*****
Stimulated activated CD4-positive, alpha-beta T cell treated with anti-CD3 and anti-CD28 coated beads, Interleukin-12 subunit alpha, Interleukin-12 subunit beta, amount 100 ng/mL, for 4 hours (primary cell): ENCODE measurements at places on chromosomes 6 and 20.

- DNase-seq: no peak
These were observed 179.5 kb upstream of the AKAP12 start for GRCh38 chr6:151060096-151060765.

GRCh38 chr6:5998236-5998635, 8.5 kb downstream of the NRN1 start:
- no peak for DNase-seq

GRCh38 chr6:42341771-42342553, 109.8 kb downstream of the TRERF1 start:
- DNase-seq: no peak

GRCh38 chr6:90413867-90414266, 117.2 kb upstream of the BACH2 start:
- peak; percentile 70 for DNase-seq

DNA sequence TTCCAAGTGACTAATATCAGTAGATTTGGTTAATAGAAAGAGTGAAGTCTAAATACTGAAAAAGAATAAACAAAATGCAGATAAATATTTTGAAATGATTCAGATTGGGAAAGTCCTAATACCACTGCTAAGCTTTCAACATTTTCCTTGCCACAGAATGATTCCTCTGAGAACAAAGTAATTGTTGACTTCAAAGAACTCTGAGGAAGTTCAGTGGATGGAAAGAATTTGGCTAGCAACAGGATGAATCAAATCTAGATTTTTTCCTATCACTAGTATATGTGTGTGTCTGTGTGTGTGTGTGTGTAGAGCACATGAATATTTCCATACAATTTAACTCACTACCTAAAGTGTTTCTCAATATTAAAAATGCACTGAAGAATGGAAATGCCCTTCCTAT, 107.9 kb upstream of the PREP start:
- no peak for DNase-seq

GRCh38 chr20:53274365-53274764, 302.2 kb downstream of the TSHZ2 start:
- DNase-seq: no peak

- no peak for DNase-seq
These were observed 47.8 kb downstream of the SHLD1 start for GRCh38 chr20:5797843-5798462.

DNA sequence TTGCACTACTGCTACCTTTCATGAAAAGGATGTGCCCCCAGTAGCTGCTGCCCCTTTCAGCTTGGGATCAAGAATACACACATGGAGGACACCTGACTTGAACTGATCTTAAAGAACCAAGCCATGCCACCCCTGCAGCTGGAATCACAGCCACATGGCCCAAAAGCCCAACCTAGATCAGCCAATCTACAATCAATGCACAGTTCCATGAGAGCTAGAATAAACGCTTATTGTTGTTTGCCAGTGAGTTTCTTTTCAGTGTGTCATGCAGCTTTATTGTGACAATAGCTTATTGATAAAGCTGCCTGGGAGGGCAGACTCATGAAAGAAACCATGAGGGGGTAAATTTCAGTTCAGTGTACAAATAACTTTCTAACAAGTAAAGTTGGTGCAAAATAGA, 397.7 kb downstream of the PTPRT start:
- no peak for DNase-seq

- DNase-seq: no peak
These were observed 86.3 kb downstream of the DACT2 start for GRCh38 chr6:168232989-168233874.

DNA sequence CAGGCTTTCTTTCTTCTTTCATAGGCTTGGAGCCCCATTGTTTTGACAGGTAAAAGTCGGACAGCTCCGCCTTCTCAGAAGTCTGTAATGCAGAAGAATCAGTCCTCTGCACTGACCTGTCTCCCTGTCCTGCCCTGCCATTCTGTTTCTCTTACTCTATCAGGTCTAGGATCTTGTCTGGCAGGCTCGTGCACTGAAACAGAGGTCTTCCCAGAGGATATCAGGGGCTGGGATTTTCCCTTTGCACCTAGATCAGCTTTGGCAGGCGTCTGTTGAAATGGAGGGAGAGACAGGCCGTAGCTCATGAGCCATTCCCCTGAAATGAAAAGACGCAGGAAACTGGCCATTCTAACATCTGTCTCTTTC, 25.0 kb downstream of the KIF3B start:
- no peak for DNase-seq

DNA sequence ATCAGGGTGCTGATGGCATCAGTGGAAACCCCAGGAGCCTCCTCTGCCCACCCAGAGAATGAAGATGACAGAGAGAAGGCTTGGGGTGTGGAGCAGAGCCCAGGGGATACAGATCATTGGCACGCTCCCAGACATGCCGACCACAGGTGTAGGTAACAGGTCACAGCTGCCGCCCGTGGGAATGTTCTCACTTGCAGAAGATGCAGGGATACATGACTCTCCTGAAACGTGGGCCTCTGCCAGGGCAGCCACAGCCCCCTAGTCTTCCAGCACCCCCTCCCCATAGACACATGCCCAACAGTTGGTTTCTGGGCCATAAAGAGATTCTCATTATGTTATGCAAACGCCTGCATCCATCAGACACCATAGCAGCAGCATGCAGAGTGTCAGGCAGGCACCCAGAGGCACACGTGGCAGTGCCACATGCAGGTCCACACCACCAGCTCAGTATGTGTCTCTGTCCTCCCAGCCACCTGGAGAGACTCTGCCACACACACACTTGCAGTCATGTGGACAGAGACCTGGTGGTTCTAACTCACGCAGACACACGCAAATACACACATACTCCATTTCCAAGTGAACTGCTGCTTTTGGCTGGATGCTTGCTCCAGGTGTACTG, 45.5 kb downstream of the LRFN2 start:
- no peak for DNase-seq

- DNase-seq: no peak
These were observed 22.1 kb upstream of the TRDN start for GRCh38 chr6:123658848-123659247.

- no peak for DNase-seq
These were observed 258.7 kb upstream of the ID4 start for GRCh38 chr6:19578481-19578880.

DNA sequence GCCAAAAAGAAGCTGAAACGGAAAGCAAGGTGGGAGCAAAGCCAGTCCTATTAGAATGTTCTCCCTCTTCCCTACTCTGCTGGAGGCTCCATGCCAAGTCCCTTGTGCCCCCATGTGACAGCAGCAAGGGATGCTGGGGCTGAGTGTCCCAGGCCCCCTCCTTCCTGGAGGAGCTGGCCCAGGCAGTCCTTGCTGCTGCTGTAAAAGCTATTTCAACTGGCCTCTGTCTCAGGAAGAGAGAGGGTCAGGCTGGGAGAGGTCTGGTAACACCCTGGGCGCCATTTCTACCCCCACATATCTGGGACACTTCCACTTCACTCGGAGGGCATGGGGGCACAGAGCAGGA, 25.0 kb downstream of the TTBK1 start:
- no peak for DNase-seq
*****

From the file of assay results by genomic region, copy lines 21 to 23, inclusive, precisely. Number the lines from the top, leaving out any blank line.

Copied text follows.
- no peak for DNase-seq

DNA sequence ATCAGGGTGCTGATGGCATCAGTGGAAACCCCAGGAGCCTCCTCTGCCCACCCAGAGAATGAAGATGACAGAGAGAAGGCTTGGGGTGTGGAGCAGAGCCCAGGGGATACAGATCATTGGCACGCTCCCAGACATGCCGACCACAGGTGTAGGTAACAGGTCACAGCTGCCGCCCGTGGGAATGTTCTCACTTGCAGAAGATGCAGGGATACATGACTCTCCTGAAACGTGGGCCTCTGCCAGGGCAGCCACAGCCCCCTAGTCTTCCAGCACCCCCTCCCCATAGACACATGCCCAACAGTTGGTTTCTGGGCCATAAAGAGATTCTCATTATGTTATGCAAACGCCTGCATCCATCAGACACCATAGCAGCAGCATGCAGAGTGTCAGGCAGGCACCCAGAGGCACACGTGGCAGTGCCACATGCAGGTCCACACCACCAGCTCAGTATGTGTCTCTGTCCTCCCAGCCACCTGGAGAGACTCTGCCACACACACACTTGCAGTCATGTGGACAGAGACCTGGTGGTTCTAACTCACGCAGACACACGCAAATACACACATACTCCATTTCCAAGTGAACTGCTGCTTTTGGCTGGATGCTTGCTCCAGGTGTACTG, 45.5 kb downstream of the LRFN2 start:
- no peak for DNase-seq